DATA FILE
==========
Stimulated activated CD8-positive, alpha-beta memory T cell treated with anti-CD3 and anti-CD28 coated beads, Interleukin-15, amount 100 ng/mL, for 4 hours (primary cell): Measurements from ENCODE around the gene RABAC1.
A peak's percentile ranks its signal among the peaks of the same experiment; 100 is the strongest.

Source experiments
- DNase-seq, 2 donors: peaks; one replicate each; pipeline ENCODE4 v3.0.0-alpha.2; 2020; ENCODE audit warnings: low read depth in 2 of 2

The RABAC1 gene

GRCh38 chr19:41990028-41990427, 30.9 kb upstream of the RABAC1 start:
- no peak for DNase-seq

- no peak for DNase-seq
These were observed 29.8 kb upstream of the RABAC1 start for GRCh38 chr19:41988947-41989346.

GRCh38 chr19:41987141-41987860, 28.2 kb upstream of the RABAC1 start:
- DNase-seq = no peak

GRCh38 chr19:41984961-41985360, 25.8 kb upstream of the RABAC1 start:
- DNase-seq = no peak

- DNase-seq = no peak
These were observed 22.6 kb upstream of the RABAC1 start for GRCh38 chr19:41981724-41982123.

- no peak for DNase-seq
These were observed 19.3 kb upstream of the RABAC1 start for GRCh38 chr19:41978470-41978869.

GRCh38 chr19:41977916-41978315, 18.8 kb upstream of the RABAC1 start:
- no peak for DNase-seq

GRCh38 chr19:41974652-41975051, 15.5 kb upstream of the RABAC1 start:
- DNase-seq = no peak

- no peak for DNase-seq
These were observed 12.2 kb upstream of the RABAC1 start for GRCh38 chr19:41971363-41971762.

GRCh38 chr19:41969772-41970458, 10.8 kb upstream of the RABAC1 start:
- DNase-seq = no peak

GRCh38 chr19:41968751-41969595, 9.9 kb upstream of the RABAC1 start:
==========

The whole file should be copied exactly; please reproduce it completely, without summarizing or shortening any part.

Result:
Stimulated activated CD8-positive, alpha-beta memory T cell treated with anti-CD3 and anti-CD28 coated beads, Interleukin-15, amount 100 ng/mL, for 4 hours (primary cell): Measurements from ENCODE around the gene RABAC1.
A peak's percentile ranks its signal among the peaks of the same experiment; 100 is the strongest.

Source experiments
- DNase-seq, 2 donors: peaks; one replicate each; pipeline ENCODE4 v3.0.0-alpha.2; 2020; ENCODE audit warnings: low read depth in 2 of 2

The RABAC1 gene

GRCh38 chr19:41990028-41990427, 30.9 kb upstream of the RABAC1 start:
- no peak for DNase-seq

- no peak for DNase-seq
These were observed 29.8 kb upstream of the RABAC1 start for GRCh38 chr19:41988947-41989346.

GRCh38 chr19:41987141-41987860, 28.2 kb upstream of the RABAC1 start:
- DNase-seq = no peak

GRCh38 chr19:41984961-41985360, 25.8 kb upstream of the RABAC1 start:
- DNase-seq = no peak

- DNase-seq = no peak
These were observed 22.6 kb upstream of the RABAC1 start for GRCh38 chr19:41981724-41982123.

- no peak for DNase-seq
These were observed 19.3 kb upstream of the RABAC1 start for GRCh38 chr19:41978470-41978869.

GRCh38 chr19:41977916-41978315, 18.8 kb upstream of the RABAC1 start:
- no peak for DNase-seq

GRCh38 chr19:41974652-41975051, 15.5 kb upstream of the RABAC1 start:
- DNase-seq = no peak

- no peak for DNase-seq
These were observed 12.2 kb upstream of the RABAC1 start for GRCh38 chr19:41971363-41971762.

GRCh38 chr19:41969772-41970458, 10.8 kb upstream of the RABAC1 start:
- DNase-seq = no peak

GRCh38 chr19:41968751-41969595, 9.9 kb upstream of the RABAC1 start: